Lockdowns and other coronavirus restrictions averted 60 million coronavirus infections across the US — and more than 500 million across the world, according to a new study.

The study — conducted by researchers at the University of California at Berkeley and published Monday in the journal Nature — examined 1,717 policies implemented in the US, China, France, Iran, Italy and South Korea after the virus emerged until April 6, Berkeley News reported.

The researchers found the emergency measures — travel restrictions, business and school closings, shelter-in-place orders and other rules — “significantly and substantially slowed” the spread of the virus.

The study found that the six countries managed to avoid 62 million confirmed cases, including 4.8 million in the United States, by implementing the emergency measures.

But many infections are undetected during asymptomatic spread, so the researchers estimated that lockdown orders actually prevented about 530 million infections in those countries, including about 60 million in the US.

Instead, COVID-19 cases in the US are nearing 2 million, and at least 110,514 people have died of the virus, according to figures from Johns Hopkins University.

“The last several months have been extraordinarily difficult, but through our individual sacrifices, people everywhere have each contributed to one of humanity’s greatest collective achievements,” said Solomon Hsiang, director of Berkeley’s Global Policy Laboratory and Chancellor’s Professor at the Goldman School of Public Policy.

“I don’t think any human endeavor has ever saved so many lives in such a short period of time,” the study’s lead author added. “There have been huge personal costs to staying home and canceling events, but the data show that each day made a profound difference. By using science and cooperating, we changed the course of history.”

Hsiang performed the research — the first peer-reviewed analysis of local, regional and national policies — with an international team at the Global Policy Laboratory, all working under lockdown restrictions.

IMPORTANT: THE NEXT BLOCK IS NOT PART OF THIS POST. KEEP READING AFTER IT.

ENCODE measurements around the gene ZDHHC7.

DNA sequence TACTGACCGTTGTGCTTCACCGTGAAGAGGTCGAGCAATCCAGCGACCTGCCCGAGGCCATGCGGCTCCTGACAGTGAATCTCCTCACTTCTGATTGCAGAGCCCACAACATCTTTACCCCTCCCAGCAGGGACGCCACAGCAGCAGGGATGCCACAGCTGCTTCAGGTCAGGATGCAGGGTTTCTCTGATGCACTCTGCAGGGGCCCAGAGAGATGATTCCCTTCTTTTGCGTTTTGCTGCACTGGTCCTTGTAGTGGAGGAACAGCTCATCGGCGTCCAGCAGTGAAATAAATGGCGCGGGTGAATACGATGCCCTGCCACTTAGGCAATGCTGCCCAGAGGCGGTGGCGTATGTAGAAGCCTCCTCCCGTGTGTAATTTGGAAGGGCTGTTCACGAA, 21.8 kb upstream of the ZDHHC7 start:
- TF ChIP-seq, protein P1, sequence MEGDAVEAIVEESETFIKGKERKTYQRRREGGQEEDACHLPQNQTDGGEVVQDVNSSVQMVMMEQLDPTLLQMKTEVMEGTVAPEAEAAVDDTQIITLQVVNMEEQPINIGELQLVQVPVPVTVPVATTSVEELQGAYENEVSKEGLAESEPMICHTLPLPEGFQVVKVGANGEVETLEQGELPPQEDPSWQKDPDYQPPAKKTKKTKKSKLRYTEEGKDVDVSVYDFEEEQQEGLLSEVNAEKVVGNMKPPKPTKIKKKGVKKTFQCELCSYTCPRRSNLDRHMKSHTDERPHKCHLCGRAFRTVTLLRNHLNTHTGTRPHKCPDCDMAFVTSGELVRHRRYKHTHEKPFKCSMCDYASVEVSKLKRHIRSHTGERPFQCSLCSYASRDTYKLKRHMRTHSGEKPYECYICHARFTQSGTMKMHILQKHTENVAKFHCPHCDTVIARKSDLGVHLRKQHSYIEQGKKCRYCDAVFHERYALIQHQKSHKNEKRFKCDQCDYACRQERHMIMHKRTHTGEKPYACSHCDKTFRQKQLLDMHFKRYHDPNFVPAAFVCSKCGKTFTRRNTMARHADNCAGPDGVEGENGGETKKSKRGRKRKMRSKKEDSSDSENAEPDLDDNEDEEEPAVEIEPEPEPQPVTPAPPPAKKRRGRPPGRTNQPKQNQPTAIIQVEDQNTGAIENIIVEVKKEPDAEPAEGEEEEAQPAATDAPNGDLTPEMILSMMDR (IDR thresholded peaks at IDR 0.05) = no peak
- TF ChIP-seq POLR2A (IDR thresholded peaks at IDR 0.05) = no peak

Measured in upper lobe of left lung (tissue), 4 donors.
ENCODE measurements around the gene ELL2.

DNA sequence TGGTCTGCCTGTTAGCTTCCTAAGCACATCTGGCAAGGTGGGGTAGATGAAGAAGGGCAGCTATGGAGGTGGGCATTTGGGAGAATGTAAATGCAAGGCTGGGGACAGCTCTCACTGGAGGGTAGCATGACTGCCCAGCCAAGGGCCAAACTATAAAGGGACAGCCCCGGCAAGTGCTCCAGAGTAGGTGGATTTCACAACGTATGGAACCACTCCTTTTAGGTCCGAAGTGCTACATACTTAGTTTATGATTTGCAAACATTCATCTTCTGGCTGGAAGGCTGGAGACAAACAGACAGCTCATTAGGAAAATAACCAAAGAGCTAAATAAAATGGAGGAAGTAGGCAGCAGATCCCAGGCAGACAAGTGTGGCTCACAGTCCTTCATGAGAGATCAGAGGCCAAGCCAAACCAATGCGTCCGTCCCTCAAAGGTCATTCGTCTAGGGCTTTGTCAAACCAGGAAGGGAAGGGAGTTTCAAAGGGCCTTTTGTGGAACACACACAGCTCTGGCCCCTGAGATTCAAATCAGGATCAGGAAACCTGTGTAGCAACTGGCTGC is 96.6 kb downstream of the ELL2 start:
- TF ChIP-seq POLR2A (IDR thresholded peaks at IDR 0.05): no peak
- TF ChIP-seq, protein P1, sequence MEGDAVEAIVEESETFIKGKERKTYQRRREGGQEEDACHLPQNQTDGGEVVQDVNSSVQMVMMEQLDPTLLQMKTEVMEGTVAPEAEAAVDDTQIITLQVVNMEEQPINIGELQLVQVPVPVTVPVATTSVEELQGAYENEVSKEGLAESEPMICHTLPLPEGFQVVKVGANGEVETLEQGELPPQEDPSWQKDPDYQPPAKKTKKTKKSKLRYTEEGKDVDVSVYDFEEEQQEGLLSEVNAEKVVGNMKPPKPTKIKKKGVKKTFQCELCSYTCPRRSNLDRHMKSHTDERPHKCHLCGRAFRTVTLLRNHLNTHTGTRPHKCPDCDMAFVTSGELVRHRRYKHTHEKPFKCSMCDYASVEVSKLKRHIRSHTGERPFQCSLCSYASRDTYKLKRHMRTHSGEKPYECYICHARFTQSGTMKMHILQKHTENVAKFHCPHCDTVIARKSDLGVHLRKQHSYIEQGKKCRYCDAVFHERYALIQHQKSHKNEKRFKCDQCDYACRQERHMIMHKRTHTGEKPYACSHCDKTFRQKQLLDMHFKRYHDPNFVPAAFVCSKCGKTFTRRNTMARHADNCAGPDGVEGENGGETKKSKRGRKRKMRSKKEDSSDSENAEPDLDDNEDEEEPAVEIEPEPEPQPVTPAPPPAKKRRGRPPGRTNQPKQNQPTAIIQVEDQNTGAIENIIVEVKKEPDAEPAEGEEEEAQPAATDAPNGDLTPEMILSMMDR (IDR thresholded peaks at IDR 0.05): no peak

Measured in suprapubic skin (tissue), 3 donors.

They also found that China’s policies prevented about 37 million more confirmed cases, corresponding to 285 million total cases, and South Korea’s restrictions averted 11.5 million confirmed cases and 38 million total cases.

According to the study, infections were growing 38 percent per day on average — doubling about every two days in each country — before emergency policies slowed the spread of the outbreak.

Global cases of the coronavirus are nearing 7 million, with just over 400,000 dead, but the study suggests that the numbers would have been vastly higher without policy interventions.

“It’s as if the roof was about to fall in, but we caught it before it crushed everyone. It was difficult and exhausting, and we are still holding it up. But by coming together, we did something as a society that nobody could have done alone and which has never been done before,” Hsiang said.

The researchers — who came from the US, China, France, New Zealand, Singapore and South Korea — found that home isolation, business closings and lockdowns often produced the clearest benefits.

Travel restrictions and bans on gatherings had mixed results, with large effects in some countries, such as Iran and Italy, but less clear benefits in other countries, including the US, according to the study.

The study did not find strong evidence that school closings had an impact in any country, but the researchers cautioned that their findings are not conclusive.



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